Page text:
Forum for Science, Industry and Business

Sponsored by:     3M 
Search our Site:

 

Scientists reveal underpinnings of drought tolerance in plants

12.06.2015

Genome-wide analysis elucidates drought-tolerance system in Arabidopsis

Regions all over the globe are suffering from severe drought, which threatens crop production worldwide. This is especially worrisome given the need to increase, not just maintain, crop yields to feed the increasing global population.


Arabidopsis seedlings after recovery from drought stress. Wild type on left, nac016 mutants on right.

Courtesy of Nam-Chon Paek

Over the course of evolution, plants have developed mechanisms to adapt to periods of inadequate water, and as any gardener can tell you, some species are better able to handle drought than others.

Accordingly, scientists have invested much effort to understand how plants respond to drought stress and what can be done to increase the drought tolerance of economically important plants. As Dr. Nam-Chon Paek of Seoul National University in Korea stated, 'We all expect that drought will be the major challenge for crop production in the near future.

Understanding drought-responsive signaling and the molecular and biochemical mechanisms of drought tolerance in model plants such as Arabidopsis and rice provide new insight into how to develop drought-tolerant crop plants through conventional breeding or biotechnological approaches.'

Arabidopsis thaliana was the first plant to have its genome sequenced. Paek is the senior author of a paper to be published this week in The Plant Cell that takes advantage of the genetic resources in this model species to reveal important underpinnings of drought responses in plants.

Paek's research group analyzed plants mutated in a regulatory gene called NAC016 and found that the nac016 mutant plants were more resistant to drought. The researchers set out to understand how this drought tolerance came about by comparing the set of expressed genes (the transcriptome) in the mutants to that in normal (so-called wild-type) plants.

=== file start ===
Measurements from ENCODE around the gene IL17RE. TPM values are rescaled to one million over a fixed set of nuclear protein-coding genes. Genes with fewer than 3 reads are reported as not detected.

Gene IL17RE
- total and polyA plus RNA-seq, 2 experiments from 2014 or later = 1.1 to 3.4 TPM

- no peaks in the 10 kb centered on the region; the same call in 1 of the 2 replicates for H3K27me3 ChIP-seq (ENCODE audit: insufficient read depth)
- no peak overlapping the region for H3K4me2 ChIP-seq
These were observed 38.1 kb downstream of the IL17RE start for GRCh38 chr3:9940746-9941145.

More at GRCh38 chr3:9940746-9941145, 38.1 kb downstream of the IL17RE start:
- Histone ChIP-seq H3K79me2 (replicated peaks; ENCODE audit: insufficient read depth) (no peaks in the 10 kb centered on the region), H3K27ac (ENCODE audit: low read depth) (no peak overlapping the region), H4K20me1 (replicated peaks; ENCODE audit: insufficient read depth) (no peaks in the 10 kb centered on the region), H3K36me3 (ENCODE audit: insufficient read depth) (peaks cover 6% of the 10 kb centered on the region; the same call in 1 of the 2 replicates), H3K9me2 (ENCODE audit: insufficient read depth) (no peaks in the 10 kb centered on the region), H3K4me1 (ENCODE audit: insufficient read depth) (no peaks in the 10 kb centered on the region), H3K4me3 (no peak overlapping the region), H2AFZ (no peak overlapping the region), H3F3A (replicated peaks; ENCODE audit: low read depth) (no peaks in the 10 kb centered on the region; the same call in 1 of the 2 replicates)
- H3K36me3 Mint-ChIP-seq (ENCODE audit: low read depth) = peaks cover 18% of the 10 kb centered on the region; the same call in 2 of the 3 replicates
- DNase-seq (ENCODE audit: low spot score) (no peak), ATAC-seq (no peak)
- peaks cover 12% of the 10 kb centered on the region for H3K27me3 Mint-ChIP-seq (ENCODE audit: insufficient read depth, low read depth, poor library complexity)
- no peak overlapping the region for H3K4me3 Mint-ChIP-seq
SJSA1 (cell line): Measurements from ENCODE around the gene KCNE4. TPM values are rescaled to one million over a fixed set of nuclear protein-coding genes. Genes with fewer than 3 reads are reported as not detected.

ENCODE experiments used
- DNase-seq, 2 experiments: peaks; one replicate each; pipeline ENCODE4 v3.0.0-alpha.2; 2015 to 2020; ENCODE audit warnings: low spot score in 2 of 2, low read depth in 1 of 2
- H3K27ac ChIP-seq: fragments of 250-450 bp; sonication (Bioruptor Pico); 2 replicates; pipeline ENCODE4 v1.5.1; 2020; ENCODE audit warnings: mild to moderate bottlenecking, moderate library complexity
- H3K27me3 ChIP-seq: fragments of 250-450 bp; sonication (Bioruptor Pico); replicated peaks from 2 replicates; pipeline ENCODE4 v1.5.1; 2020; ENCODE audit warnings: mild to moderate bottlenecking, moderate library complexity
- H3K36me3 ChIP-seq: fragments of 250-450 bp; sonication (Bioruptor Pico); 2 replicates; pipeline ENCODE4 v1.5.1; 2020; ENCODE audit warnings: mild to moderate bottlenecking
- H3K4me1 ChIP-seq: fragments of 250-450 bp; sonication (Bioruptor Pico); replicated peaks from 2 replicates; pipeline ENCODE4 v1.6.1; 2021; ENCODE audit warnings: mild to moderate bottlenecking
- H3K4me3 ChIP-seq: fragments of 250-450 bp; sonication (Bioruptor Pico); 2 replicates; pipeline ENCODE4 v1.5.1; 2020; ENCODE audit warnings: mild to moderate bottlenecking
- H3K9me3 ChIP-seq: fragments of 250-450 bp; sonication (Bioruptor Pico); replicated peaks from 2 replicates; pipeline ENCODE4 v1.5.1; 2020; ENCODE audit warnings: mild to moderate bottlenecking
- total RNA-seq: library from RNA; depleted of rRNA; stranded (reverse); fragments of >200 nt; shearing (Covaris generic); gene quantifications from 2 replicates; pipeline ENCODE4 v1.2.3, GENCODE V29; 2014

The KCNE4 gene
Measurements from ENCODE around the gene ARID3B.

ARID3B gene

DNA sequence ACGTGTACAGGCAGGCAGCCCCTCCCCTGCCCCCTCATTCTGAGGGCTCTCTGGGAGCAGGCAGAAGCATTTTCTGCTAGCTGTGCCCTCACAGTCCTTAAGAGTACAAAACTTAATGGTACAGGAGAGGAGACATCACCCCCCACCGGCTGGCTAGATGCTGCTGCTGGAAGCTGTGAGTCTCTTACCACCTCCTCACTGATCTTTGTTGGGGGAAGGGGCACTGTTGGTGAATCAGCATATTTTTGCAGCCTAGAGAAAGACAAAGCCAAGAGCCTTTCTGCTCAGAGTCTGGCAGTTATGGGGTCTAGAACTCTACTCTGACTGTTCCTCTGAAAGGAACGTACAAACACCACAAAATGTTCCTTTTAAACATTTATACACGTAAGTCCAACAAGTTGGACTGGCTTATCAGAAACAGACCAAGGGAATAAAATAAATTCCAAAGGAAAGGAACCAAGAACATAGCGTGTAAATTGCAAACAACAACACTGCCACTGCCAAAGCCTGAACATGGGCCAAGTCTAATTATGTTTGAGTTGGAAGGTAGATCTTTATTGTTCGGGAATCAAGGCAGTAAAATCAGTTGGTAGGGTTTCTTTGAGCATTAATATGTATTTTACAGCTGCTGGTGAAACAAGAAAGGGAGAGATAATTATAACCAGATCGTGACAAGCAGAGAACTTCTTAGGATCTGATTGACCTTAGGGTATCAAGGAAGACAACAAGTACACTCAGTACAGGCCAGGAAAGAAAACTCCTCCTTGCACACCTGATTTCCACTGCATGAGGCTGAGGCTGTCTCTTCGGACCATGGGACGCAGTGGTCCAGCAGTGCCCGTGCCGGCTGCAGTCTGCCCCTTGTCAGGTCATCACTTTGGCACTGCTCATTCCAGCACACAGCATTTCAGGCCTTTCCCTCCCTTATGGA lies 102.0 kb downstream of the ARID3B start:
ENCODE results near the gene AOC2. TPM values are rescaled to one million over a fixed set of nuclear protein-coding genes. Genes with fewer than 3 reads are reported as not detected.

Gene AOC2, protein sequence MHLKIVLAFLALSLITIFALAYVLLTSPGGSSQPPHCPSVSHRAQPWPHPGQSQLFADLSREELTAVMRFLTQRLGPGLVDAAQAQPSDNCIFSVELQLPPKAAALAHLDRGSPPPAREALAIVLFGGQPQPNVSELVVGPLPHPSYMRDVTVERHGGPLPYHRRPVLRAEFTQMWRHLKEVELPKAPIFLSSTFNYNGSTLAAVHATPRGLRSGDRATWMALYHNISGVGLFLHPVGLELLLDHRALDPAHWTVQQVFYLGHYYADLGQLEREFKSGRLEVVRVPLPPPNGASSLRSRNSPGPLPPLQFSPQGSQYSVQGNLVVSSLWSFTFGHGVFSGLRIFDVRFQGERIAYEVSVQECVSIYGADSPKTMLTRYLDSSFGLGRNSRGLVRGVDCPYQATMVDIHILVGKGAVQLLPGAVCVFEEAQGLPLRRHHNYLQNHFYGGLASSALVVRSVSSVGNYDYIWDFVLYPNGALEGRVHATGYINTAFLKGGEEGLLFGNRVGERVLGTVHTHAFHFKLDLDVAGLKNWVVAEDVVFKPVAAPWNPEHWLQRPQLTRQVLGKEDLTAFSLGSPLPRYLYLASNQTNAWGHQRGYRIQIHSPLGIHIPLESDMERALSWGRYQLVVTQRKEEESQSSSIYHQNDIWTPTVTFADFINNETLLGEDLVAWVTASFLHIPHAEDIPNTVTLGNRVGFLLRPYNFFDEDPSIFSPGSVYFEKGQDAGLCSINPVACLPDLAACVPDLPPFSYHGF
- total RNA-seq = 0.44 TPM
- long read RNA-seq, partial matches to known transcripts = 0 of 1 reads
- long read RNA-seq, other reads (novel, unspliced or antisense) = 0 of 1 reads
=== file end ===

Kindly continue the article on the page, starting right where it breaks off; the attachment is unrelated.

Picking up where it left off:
According to Paek, 'Genome-wide transcriptome analysis using drought-tolerant or -susceptible variants is a promising method to reach the goal of understanding drought tolerance'. In this case, the scientists discovered that NAC016 is part of a mechanism to turn off responses to drought.

This is important because in the wild, plants likely evolved to keep the drought-response pathways inactive until needed so that they could save the energy the responses would require. For agricultural purposes, though, the ability to control when the pathway is on would be a great boon to developing drought-tolerant crops.

###

Contact author:

Dr. Nancy R. Hofmann
nhofmann@aspb.org
575-571-8926
The Plant Cell
http://orcid.org/0000-0001-9504-1152

Media Contact

Tyrone Spady
tspady@aspb.org
301-251-0560 x121

 @ASPB

http://www.aspb.org 

Tyrone Spady | EurekAlert!

More articles from Life Sciences:

nachricht Cancer diagnosis: no more needles?
25.05.2018 | Christian-Albrechts-Universität zu Kiel

nachricht Less is more? Gene switch for healthy aging found
25.05.2018 | Leibniz-Institut für Alternsforschung - Fritz-Lipmann-Institut e.V. (FLI)

All articles from Life Sciences >>>

The most recent press releases about innovation >>>

Die letzten 5 Focus-News des innovations-reports im Überblick:

Im Focus: Powerful IT security for the car of the future – research alliance develops new approaches